TPM Cafe: Opinion

Jason is right to note the discussion at American Prospect about the condition of the middle class. But don’t miss the discussion at the Democratic Strategist either. Some very interesting posts at the intersections of politics and the economy.

I don’t think of myself as politically savvy, but I couldn’t resist wading into this debate. My second post goes up Thursday morning.

Do you think that if you don’t have any past due bills that you won’t have to deal with abusive debt collectors? Think again. Walter Robinson and Beth Healy of the Boston Globe are back this morning, following up on their terrific four-part series on debt collection. The Globe has more stories about how debtor collectors harass people, but this story should tip over everyone’s cereal bowls. It is about how collectors pound — and keep pounding — on the wrong people. Are you next?

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A battle is shaping up in Congress that will have a profound effect on military personnel, and the biggest, best-funded guns are aimed directly at our fighting troops. The military is asking Congress to outlaw a practice that it says undermines military readiness, harms the morale of troops and their families, and add to the cost of fielding an all-volunteer fighting force.

The practice? Predatory lending. Specifically payday lenders that charge 400-800% interest for loans directly targeted at military families.

The plan? A cap on interest rates for military families.Â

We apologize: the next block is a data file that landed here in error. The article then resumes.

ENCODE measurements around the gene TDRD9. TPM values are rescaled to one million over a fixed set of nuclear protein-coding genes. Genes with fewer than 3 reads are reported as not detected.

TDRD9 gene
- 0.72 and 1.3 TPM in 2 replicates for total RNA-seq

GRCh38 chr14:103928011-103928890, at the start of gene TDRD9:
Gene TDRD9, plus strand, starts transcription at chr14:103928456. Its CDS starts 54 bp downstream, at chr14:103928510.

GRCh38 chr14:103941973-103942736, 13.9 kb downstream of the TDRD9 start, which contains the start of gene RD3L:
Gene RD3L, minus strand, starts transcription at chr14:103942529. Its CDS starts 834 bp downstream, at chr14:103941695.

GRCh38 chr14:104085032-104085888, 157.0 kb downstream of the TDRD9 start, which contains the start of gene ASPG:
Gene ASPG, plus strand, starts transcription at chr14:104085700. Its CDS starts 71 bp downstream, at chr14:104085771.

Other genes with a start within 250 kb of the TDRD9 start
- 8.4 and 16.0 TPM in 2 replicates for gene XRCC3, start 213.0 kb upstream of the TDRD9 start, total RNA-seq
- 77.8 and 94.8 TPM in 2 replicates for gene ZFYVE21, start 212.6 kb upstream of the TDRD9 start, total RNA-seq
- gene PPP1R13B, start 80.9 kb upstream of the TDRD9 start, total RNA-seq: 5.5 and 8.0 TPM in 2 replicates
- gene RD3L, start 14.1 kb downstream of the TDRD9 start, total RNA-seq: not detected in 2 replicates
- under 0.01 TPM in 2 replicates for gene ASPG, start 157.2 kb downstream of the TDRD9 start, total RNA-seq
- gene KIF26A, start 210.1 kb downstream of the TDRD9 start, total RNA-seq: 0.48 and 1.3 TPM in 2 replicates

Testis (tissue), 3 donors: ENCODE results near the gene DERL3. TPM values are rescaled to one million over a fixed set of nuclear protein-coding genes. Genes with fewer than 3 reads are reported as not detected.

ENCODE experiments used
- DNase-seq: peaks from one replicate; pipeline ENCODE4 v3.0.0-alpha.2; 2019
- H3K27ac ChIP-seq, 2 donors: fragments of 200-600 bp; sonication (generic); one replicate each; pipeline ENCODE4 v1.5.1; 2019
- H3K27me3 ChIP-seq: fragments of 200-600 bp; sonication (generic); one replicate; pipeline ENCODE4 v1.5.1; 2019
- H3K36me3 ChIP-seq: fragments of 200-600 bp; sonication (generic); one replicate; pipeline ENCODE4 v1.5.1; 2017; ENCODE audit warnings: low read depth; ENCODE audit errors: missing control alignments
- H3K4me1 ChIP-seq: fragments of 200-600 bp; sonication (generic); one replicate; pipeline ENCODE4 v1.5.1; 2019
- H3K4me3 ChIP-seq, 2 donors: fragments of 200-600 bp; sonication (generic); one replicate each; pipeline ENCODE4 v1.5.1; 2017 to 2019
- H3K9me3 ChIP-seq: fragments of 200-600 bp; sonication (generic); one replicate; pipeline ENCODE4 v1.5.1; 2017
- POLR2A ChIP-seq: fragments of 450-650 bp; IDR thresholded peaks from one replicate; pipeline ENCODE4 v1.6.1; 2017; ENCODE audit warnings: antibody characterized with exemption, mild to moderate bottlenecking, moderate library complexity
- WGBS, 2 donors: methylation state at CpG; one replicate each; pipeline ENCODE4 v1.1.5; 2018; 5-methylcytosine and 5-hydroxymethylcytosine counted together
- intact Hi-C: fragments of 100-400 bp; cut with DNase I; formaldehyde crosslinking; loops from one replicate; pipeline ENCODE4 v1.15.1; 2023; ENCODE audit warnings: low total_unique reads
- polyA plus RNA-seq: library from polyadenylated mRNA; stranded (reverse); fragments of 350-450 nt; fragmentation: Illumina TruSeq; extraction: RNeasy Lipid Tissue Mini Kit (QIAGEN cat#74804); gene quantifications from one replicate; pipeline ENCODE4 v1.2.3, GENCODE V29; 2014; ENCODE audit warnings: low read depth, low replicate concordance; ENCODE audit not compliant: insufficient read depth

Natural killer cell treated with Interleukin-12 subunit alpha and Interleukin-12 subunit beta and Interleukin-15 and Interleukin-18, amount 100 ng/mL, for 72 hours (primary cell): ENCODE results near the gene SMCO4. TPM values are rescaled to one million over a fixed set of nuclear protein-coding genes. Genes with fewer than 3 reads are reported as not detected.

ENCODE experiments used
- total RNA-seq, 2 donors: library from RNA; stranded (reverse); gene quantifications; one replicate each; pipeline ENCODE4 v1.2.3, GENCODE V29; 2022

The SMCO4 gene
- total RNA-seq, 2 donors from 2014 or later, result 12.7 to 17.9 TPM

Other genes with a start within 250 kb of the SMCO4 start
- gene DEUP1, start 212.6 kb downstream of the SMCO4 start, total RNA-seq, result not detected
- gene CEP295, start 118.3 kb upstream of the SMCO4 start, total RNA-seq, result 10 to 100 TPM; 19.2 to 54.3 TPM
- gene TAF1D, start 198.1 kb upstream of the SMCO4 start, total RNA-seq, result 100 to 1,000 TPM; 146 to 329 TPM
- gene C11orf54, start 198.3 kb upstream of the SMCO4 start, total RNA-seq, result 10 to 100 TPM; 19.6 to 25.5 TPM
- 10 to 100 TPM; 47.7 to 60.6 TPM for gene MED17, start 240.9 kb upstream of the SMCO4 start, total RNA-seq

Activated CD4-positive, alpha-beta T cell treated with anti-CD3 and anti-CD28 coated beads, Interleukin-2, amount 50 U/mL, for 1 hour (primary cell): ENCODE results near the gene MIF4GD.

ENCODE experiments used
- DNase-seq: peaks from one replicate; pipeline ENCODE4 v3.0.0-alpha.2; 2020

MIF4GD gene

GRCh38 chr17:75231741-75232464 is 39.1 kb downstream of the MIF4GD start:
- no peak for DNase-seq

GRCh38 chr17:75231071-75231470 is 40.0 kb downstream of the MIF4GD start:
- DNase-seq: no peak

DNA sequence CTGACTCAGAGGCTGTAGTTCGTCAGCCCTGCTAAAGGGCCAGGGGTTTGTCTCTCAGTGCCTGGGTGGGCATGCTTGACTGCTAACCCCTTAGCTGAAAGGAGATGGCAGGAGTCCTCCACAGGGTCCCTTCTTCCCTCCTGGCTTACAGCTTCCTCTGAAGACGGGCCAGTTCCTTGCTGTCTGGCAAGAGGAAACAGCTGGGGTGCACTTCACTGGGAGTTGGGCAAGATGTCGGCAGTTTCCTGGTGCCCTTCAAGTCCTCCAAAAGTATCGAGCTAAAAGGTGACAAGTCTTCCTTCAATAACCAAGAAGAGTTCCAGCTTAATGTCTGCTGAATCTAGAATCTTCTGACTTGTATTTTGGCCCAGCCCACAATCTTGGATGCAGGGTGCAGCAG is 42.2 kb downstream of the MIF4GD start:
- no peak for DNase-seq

What are the big guns on the other side? The very profitable payday lending companies, backed up by their powerful lobbying forces. They may have some allies in the form of the American Bankers Association; their group is worried that proposed legislation will cover high-priced credit cards and other consumer loans.

Will the military, led by Senators Jim Talent (R-Mo) and Bill Nelson (D-Fl), prevail? Or will the heavy lobbying assault from the industry win out?

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Jeffrey Birnbaum and Chris Cillizza say in this morning’s Washington Post that the Soccer Moms or Security Moms that every politician tried to woo in past elections have been replaced by the Mortgage Moms. These are the women who understand the squeeze on middle class families’ rising costs for housing, health insurance and childcare that can’t be covered by stagnant wages. And these are the moms who will vote for someone who connects on those issues.

If Birnbaum and Cillizza are right, then the debate over on the Democratic Strategist is critical. That’s where Kim, Solomon and Kessler are arguing that Democrats should give the family economic news an optimistic spin so they will sound, uh, optimistic and thus appeal to the masses of Mortgage Moms. By comparison, folks like me who talk about the pressures on the middle class sound like the love-child of Casandra and Eeyore.

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The New York Times analysis of census data had a quick blip about health insurance: the number of uninsured increased by 1.3 million from 2004 to 2005. People on the lowest economic rung had already been going naked that is, living without health insurance. The new 1.3 million represents a continuing expansion of middle class people who can’t afford health insurance.

Newsweek reporter Karen Springen and I had blunt conversation about the economics of health care for the middle class. Perhaps I should have suggested we give up on the term middle class, and divide America into the Insured Class and the Uninsured Class.